Mental Prep For CAT And Strategies For The D-Day By An IIM Student
CAT 2018 is almost here. With almost a month to the fateful date, nervousness runs wild in the veins of many. Yearlong preparations and hard work will bear fruit on 25 November 2018. For your own good, you all are not like I was a year ago and are prepared well for the test. Yet there are a few things that you might want to do in the next few days to come and on the day of the test. They did help me, might help others too.
The first suggestion that I would like to offer the hard-working student community with, is getting their sleep cycles straight. Yes, it’s tough to prepare for CAT. It’s important that one stays awake until the late hours of the night, studying, utilising those extra hours that can be squeezed in the day. It also helps prove that one is working hard for CAT. But it’s all useless if sleepy, groggy, and cranky during the day. The test will take place in broad daylight, during the timeslot fate deemed fit for you. So, it’s natural to assume that your brain should be trained to think and work during that time. If you are generally accustomed to sleeping at 4 in the evening, you will be sleepy during the evening slot.
Make sure to visit the exam centre at least one day before the exam. Last year I was exceptionally lucky in my case. With just one centre needed I found two buildings, some 500 metres apart, having the same name as the centre printed on the admit card. It got even trickier when the guards in front of both the buildings were adamant about the fact that they were standing in front of the right building. Finally, we figured the guard who was telling the truth and who was lying. But, it was not very motivating to find out that centre was a 20-minute walk from the gate.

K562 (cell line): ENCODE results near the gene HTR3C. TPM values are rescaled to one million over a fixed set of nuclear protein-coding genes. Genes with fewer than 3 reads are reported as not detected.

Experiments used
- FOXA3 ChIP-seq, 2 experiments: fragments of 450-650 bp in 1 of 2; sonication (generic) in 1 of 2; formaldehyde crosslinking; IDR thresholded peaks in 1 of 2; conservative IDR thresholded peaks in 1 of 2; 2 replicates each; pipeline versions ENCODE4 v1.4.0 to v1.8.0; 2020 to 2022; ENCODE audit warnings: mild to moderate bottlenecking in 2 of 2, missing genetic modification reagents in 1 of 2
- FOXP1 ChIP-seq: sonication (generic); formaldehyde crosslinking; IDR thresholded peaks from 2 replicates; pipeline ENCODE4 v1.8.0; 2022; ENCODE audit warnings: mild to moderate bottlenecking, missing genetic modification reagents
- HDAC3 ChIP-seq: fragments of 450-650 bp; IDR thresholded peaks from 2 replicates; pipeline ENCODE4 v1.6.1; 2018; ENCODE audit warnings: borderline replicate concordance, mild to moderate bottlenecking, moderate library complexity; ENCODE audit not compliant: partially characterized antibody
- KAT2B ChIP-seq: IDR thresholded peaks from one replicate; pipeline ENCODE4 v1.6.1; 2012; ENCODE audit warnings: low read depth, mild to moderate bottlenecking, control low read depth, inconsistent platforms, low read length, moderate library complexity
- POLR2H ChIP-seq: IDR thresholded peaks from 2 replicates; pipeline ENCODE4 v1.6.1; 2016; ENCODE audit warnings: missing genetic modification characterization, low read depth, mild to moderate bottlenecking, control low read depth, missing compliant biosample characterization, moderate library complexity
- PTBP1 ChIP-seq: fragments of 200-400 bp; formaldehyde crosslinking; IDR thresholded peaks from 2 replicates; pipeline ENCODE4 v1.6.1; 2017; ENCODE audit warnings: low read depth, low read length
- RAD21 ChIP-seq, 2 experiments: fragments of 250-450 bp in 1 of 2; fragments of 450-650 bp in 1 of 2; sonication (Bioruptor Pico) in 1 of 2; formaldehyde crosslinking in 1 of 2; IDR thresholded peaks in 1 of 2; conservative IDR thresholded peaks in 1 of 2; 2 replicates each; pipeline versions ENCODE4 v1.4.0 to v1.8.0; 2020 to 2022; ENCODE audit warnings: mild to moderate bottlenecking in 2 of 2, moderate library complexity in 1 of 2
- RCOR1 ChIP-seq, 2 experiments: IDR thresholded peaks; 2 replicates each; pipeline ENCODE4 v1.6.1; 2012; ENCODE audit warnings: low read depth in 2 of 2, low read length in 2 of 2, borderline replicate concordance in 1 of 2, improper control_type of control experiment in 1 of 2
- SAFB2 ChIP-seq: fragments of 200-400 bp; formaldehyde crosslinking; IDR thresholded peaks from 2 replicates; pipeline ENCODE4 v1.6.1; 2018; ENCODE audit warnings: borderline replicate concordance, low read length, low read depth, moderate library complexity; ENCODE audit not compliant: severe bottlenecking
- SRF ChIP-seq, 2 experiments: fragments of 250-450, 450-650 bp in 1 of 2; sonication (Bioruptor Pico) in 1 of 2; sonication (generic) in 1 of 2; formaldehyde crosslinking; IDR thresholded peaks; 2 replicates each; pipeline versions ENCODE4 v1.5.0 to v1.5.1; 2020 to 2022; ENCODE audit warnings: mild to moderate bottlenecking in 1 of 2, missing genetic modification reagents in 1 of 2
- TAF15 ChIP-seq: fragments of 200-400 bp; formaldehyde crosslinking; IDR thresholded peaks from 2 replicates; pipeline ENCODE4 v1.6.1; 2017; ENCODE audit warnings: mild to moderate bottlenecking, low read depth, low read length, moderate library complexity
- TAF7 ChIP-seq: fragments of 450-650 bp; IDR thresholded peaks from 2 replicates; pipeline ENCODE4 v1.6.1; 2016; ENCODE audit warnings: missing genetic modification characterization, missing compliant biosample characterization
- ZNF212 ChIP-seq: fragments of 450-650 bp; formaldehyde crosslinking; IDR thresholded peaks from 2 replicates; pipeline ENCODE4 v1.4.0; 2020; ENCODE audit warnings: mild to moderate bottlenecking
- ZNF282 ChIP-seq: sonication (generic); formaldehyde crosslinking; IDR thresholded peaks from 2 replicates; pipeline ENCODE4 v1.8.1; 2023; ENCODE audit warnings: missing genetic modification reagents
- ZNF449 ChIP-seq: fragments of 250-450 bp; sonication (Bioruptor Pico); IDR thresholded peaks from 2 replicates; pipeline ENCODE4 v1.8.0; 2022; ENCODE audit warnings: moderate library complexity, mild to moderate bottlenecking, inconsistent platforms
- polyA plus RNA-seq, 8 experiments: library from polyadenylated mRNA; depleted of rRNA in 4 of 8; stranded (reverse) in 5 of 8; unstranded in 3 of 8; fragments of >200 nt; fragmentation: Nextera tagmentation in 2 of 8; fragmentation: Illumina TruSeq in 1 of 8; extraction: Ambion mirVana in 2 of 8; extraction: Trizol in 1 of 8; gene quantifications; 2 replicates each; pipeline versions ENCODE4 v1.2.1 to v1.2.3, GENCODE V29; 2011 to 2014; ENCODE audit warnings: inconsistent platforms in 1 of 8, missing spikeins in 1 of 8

Needless to say, practice makes perfect. For the remaining time, practice as much as you can. CAT is not an exam of formulas, but of understanding and practice. It will not ask tough questions but tricky ones. The understanding of the basics will help you more than cramming up the integration of different functions.
On the day of the exam, have a different strategy for the different sections. The same approach to all 3 sections will not be a smart thing to do. In the paragraphs of the vocabulary section, your general knowledge is your biggest enemy. Paragraphs are not the place to show it off. It’s not a test of who knows the most about Global Warming or Philosophy, but how much one can understand other points of view. The paragraph provided is written by someone else, it bears their perspective, their line of thinking and their conclusions. So, if the paragraph says that one should be open to lying for the good of others, then that is the answer to be marked when the conclusion of the paragraph is asked.
Some questions in the quantitative section are more of a treasure chest, situated across a river of raging waters. One will eventually cross it, but the time spent in the process is generally fatal. No question is worth 5 minutes in a section.
Most importantly of all, RELAX! During the exam, I took one-minute breaks to calm myself down and focus back. I thought of the food menu for the night. Just a bit too loudly though, people find it strange when you suddenly say Burger!
All the Best!